One of the reasons I chose training at Lincoln BJJ Center over staying with the Jiu-Jitsu program at the dojo is because Shihan wants the dojo program to have more of a focus on self-defense, with a greater emphasis on throwing. I don’t think it’s any secret that I don’t like working on takedowns and throws, and my dislike for them became even worse after I broke my wrist while being thrown last year.
We do practice takedowns at LBJJC, there are four of them listed on our blue belt requirement sheets (three Judo throws, and one wrestling takedown), but we don’t work on them to the extent they do at the dojo. Then last week in BJJ class, Greg gave me some homework. I have to practice the set up for a double-leg takedown at least ten times a day! I told him that I know my takedowns suck, because I don’t like working on them, and he responded “Yeah, but the worst takedown in the world is still better than jumping guard on the street.”
Even though I don’t like doing them, I do understand and appreciate the validity of throws and takedowns, especially in a self-defense situation. That’s why I begrudgingly participate in Throwing Sundays in our Ethridge class. I’ve only resorted to jumping guard once in competition, and that’s partly because I’m afraid that my dojo coach, Amy, will yell at me if I don’t at least try to pull off a throw (damn Judokas! ;). I’ve usually managed to get the takedown points in tournaments, except for a couple of times when my opponent jumped guard on me.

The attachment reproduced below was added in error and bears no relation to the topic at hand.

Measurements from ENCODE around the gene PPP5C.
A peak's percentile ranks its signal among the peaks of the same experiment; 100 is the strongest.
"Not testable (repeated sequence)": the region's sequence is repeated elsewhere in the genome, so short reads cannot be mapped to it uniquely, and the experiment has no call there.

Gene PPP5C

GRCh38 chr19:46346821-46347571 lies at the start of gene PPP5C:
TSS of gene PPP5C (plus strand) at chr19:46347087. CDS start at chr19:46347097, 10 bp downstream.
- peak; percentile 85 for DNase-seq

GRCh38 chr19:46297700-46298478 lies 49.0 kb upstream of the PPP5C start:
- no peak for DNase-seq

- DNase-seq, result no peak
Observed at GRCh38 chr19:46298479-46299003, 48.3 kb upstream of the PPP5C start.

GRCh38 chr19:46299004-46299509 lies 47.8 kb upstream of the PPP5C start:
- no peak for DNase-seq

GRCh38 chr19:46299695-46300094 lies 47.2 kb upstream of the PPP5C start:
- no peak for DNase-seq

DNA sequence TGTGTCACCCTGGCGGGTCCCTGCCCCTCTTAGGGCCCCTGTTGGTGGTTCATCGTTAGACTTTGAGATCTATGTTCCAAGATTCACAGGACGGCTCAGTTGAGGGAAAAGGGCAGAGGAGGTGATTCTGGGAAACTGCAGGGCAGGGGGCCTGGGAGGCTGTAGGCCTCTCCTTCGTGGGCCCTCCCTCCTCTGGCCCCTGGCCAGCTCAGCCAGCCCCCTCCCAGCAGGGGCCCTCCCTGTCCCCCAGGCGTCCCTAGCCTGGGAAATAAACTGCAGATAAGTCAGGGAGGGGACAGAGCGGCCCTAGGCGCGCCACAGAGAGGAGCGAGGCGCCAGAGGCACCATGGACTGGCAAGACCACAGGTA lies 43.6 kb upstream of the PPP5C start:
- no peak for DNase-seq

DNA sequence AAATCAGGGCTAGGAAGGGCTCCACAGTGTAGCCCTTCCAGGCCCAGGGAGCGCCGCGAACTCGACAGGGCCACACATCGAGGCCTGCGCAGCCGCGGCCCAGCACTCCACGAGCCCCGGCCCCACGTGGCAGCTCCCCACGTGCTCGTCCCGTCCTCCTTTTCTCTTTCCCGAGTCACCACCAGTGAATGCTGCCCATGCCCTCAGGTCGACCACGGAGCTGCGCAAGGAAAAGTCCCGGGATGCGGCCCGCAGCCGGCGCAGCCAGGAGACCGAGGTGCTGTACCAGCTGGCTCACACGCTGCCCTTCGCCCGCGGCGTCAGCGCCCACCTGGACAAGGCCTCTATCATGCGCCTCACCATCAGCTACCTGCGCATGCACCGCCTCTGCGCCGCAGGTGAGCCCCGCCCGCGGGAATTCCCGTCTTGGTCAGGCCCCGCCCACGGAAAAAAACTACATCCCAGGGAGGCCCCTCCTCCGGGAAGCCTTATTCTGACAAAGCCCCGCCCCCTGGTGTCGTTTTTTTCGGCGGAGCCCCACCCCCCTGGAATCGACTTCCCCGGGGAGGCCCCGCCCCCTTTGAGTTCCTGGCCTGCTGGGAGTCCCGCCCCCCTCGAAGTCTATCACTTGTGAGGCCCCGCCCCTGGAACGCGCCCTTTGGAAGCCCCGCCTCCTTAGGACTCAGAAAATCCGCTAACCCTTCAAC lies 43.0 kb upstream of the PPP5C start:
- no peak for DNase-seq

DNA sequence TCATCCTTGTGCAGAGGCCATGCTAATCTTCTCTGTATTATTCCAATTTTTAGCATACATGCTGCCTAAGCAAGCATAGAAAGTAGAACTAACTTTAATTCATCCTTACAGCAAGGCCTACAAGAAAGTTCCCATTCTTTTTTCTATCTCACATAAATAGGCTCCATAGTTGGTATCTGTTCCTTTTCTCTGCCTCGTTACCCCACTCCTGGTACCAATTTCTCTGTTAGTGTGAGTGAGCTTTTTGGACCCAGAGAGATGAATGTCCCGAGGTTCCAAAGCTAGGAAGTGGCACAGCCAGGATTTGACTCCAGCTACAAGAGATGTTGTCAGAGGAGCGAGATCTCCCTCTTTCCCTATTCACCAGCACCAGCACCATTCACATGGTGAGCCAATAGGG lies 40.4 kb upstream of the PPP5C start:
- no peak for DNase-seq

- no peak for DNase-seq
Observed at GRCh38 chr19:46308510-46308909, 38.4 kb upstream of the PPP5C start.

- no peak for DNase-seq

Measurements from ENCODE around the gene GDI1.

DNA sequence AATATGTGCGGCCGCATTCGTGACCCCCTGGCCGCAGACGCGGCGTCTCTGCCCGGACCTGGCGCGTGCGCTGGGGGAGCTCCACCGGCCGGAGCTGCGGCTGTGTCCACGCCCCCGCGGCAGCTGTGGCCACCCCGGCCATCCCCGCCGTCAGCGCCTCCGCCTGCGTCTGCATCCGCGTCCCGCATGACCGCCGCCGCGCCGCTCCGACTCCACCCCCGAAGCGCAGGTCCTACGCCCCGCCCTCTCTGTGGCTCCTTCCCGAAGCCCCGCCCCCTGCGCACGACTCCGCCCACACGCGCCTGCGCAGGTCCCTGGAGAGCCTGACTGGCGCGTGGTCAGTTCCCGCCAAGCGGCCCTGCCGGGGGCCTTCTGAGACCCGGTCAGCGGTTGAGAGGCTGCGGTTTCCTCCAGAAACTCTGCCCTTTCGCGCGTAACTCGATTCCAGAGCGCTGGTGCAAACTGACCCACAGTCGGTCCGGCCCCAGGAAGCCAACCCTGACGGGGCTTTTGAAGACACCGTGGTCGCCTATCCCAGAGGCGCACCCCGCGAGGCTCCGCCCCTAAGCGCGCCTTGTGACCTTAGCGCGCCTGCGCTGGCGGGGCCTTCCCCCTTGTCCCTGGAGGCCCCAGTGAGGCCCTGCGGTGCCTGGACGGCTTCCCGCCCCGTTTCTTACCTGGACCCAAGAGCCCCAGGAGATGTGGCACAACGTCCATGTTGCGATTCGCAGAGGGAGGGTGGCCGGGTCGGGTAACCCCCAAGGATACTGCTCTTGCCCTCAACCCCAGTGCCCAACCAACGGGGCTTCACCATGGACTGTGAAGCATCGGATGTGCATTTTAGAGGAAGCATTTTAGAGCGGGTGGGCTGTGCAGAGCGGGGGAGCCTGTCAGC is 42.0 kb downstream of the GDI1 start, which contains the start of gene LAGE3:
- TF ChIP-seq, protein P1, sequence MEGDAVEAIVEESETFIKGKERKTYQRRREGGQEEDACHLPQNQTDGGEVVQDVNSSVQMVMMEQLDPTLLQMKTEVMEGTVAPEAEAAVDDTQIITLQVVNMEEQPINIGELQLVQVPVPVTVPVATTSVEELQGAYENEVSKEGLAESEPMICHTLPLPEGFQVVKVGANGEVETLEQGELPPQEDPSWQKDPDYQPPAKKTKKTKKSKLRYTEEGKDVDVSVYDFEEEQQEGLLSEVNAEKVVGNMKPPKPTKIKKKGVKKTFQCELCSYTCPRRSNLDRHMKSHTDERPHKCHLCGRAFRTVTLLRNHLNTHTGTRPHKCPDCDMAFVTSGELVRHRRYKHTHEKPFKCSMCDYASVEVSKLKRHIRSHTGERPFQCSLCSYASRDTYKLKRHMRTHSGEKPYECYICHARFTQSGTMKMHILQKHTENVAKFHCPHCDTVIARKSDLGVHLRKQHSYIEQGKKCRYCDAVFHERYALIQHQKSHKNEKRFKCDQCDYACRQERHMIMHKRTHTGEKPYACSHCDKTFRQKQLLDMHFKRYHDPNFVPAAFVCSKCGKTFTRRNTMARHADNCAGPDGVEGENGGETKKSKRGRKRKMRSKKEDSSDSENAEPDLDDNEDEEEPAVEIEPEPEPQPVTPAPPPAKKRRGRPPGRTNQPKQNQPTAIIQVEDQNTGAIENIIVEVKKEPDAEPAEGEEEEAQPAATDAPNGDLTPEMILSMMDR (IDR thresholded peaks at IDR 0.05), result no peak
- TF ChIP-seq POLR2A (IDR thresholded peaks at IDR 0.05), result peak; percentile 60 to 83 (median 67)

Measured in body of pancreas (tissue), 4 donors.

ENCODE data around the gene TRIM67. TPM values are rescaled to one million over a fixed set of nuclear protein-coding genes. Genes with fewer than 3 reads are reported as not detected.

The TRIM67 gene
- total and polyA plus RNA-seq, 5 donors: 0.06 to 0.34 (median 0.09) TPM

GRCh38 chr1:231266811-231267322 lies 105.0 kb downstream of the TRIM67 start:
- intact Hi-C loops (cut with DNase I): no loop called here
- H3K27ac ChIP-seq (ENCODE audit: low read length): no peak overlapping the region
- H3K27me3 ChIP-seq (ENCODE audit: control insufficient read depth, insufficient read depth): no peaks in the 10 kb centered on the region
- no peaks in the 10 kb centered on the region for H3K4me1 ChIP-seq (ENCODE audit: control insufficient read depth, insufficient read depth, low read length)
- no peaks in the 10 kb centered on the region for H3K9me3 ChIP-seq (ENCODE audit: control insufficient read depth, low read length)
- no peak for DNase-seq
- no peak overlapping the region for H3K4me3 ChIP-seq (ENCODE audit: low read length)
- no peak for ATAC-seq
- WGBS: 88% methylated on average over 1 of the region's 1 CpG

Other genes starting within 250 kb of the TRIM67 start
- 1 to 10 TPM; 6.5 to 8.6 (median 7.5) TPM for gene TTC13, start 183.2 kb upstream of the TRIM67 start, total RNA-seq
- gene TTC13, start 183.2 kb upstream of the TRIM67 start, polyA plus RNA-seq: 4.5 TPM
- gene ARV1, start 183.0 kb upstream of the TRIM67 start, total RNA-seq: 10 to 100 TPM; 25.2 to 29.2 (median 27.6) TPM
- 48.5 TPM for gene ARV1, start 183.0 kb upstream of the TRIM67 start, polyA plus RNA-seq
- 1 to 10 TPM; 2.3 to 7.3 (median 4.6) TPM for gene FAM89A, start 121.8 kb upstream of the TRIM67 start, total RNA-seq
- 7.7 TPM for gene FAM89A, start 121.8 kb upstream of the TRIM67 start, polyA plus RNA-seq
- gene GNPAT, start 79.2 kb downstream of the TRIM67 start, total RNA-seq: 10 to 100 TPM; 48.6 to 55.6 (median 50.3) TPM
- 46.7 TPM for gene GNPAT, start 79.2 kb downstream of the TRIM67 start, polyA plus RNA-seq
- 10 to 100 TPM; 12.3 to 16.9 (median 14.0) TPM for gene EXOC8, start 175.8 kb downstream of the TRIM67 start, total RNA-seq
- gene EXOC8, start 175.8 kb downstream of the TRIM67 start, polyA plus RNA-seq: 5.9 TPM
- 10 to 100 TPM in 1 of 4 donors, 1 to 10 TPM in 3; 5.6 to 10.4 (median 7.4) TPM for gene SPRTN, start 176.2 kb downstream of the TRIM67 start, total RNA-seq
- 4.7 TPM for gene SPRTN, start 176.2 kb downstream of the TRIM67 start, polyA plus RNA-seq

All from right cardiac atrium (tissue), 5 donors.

I would much rather take a standing opponent down from my guard than to throw them from standing, but Amy would definitely yell at me if I walked out onto the mat and sat down on my butt! Self-defense is not my primary focus in my Jiu-Jitsu training, but it is a concern, so I keep practicing takedowns and throws, with the hopes that one day I will be as comfortable with them as I am with grappling.